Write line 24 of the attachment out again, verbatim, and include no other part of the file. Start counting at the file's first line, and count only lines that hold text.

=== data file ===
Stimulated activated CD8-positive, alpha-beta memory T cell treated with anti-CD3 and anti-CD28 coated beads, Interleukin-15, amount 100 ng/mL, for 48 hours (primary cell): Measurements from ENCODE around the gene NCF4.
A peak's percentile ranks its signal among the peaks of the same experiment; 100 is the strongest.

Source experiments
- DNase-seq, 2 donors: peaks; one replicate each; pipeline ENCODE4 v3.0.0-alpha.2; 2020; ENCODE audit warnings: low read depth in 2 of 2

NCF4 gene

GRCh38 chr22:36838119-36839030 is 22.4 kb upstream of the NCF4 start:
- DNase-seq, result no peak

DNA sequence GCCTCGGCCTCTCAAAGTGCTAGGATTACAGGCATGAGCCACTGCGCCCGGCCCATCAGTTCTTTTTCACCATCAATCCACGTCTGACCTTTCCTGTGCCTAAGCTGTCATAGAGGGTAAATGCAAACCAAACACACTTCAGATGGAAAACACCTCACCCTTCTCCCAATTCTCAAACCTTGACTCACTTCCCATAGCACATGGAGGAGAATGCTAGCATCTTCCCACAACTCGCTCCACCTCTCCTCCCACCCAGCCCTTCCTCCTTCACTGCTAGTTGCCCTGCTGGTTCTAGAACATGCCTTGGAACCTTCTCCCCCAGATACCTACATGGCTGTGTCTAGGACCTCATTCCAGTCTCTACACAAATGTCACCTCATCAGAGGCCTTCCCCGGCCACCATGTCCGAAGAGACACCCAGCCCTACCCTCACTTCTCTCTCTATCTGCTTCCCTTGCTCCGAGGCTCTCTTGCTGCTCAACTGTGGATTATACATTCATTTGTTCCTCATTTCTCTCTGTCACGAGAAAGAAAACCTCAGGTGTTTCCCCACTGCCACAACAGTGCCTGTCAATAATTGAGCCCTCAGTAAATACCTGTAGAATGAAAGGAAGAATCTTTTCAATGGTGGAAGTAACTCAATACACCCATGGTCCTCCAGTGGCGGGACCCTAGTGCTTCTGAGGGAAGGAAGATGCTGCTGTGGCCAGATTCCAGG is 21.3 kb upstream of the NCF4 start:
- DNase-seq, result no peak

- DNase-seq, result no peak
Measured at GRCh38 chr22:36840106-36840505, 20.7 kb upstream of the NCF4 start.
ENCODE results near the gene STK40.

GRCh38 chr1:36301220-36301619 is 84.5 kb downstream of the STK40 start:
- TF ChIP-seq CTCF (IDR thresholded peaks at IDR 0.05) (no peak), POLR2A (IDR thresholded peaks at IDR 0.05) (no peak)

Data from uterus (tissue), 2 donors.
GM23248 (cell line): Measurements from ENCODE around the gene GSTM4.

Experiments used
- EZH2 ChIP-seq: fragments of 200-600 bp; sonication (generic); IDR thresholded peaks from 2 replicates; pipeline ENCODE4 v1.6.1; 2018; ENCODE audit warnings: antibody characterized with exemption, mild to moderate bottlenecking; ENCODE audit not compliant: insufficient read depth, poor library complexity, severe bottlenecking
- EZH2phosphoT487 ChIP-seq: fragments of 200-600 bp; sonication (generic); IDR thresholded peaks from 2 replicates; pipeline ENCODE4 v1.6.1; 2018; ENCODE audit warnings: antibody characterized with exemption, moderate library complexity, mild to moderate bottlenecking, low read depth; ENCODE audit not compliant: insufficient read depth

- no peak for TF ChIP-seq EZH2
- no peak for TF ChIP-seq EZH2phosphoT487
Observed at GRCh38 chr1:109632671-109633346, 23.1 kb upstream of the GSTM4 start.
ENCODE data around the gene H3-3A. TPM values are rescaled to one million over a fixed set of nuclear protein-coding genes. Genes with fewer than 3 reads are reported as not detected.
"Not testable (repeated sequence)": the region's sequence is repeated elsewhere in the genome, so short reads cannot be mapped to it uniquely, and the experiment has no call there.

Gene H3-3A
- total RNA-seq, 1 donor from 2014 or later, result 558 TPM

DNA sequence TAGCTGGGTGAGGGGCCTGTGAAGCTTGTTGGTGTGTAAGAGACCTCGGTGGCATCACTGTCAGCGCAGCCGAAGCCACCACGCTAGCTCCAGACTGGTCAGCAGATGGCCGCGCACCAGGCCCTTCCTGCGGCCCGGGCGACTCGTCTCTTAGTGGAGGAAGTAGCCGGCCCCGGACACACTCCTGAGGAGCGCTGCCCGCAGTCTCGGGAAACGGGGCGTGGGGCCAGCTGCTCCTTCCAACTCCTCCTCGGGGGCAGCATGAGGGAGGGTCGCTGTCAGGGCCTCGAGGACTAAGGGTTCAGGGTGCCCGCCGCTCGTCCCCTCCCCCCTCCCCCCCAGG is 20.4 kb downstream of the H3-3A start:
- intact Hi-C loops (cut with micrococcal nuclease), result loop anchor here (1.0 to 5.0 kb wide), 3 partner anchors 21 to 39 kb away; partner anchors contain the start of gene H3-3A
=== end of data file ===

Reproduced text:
"Not testable (repeated sequence)": the region's sequence is repeated elsewhere in the genome, so short reads cannot be mapped to it uniquely, and the experiment has no call there.